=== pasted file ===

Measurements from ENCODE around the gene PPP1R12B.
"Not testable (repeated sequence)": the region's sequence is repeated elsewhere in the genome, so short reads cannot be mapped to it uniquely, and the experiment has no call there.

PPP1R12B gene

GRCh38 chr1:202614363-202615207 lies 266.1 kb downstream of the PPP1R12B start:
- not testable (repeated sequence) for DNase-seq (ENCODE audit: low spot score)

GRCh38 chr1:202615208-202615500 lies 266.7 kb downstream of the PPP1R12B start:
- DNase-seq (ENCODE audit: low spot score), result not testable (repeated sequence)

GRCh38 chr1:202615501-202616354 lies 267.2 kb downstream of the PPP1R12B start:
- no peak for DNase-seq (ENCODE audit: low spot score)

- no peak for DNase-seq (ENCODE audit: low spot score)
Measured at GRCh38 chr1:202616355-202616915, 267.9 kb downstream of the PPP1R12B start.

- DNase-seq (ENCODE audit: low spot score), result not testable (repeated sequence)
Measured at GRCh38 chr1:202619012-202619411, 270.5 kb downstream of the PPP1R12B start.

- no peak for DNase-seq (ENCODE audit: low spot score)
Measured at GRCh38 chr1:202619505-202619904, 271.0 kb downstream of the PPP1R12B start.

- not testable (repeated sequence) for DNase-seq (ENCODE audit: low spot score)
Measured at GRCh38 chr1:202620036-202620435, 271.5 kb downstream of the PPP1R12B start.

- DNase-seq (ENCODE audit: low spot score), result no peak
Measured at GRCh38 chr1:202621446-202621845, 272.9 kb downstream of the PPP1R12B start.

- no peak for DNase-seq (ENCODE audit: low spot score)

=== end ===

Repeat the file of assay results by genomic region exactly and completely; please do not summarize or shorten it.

Measurements from ENCODE around the gene PPP1R12B.
"Not testable (repeated sequence)": the region's sequence is repeated elsewhere in the genome, so short reads cannot be mapped to it uniquely, and the experiment has no call there.

PPP1R12B gene

GRCh38 chr1:202614363-202615207 lies 266.1 kb downstream of the PPP1R12B start:
- not testable (repeated sequence) for DNase-seq (ENCODE audit: low spot score)

GRCh38 chr1:202615208-202615500 lies 266.7 kb downstream of the PPP1R12B start:
- DNase-seq (ENCODE audit: low spot score), result not testable (repeated sequence)

GRCh38 chr1:202615501-202616354 lies 267.2 kb downstream of the PPP1R12B start:
- no peak for DNase-seq (ENCODE audit: low spot score)

- no peak for DNase-seq (ENCODE audit: low spot score)
Measured at GRCh38 chr1:202616355-202616915, 267.9 kb downstream of the PPP1R12B start.

- DNase-seq (ENCODE audit: low spot score), result not testable (repeated sequence)
Measured at GRCh38 chr1:202619012-202619411, 270.5 kb downstream of the PPP1R12B start.

- no peak for DNase-seq (ENCODE audit: low spot score)
Measured at GRCh38 chr1:202619505-202619904, 271.0 kb downstream of the PPP1R12B start.

- not testable (repeated sequence) for DNase-seq (ENCODE audit: low spot score)
Measured at GRCh38 chr1:202620036-202620435, 271.5 kb downstream of the PPP1R12B start.

- DNase-seq (ENCODE audit: low spot score), result no peak
Measured at GRCh38 chr1:202621446-202621845, 272.9 kb downstream of the PPP1R12B start.

- no peak for DNase-seq (ENCODE audit: low spot score)